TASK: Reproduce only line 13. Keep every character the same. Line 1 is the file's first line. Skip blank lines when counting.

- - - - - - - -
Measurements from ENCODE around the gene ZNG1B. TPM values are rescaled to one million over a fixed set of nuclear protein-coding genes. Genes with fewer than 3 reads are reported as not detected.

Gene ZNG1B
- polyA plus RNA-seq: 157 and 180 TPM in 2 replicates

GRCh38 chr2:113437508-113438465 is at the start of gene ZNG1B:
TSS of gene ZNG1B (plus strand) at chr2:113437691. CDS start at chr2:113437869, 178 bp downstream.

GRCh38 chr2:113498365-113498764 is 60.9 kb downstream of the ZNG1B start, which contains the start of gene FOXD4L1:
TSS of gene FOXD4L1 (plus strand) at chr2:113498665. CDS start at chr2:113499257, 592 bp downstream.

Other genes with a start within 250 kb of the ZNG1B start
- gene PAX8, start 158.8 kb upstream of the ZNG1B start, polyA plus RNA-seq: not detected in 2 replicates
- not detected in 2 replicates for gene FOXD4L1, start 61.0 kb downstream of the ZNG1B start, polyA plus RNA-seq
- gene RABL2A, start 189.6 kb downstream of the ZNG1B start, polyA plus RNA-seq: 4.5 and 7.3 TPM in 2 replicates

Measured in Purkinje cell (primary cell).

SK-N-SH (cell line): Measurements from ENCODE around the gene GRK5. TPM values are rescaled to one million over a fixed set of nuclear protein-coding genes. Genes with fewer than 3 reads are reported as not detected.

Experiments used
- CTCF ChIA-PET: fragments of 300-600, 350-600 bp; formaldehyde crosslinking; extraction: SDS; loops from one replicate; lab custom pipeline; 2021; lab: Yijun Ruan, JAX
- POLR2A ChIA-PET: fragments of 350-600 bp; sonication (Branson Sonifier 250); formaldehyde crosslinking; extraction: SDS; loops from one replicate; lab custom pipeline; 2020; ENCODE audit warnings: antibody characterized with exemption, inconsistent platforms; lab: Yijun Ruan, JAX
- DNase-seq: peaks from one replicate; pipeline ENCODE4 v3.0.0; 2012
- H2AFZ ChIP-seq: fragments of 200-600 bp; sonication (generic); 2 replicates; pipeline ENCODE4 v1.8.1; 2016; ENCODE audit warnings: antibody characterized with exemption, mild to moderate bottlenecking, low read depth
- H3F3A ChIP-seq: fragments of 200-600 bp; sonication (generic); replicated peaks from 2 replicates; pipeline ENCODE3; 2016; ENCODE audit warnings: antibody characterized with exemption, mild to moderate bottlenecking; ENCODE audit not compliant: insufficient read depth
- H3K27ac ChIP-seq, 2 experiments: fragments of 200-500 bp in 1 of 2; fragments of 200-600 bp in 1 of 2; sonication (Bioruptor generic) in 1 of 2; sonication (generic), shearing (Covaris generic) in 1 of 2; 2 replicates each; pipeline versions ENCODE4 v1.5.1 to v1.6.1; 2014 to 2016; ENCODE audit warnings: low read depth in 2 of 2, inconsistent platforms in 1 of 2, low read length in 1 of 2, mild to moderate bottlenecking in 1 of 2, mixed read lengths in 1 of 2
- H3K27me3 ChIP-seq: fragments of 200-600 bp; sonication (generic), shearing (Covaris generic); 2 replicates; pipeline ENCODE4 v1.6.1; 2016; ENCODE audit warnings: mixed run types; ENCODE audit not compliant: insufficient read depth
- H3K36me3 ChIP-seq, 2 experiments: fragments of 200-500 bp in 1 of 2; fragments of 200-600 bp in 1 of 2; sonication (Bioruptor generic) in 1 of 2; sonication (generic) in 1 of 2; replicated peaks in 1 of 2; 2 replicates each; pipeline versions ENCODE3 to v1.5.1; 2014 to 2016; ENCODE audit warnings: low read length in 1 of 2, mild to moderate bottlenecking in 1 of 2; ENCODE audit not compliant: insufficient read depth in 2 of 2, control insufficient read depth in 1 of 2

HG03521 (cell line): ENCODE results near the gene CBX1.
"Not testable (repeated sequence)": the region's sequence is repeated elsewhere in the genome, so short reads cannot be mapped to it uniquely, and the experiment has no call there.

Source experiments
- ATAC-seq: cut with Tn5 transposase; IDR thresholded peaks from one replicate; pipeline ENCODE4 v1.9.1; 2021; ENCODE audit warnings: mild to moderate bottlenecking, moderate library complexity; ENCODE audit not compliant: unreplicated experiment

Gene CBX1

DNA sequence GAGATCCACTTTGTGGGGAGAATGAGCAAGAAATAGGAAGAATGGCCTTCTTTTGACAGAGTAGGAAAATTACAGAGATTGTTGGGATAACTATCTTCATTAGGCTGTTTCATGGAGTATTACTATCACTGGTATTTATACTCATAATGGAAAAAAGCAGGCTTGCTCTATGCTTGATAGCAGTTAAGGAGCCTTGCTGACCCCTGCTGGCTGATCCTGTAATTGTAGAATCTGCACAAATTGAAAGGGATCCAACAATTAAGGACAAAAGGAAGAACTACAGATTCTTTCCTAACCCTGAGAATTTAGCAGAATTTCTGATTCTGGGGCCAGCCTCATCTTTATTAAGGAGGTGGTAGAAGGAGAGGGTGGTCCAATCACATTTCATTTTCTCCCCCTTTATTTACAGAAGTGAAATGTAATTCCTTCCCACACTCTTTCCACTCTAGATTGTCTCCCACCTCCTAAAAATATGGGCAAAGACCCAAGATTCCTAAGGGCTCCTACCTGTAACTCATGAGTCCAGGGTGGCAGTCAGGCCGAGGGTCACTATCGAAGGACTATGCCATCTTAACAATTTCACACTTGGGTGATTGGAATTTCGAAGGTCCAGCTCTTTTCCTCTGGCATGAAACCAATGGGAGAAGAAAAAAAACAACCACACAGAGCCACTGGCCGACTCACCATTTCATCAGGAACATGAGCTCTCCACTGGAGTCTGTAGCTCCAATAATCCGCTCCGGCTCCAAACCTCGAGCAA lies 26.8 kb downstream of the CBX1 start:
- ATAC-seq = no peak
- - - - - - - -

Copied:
SK-N-SH (cell line): Measurements from ENCODE around the gene GRK5. TPM values are rescaled to one million over a fixed set of nuclear protein-coding genes. Genes with fewer than 3 reads are reported as not detected.